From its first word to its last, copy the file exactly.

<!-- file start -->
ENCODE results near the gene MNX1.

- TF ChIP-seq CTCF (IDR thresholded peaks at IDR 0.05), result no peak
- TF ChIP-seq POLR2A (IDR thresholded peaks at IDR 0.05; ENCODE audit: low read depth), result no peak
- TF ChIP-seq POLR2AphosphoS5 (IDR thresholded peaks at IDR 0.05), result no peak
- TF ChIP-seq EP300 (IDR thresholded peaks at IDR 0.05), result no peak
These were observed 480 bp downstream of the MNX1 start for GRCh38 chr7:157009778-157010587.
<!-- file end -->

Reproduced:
ENCODE results near the gene MNX1.

- TF ChIP-seq CTCF (IDR thresholded peaks at IDR 0.05), result no peak
- TF ChIP-seq POLR2A (IDR thresholded peaks at IDR 0.05; ENCODE audit: low read depth), result no peak
- TF ChIP-seq POLR2AphosphoS5 (IDR thresholded peaks at IDR 0.05), result no peak
- TF ChIP-seq EP300 (IDR thresholded peaks at IDR 0.05), result no peak
These were observed 480 bp downstream of the MNX1 start for GRCh38 chr7:157009778-157010587.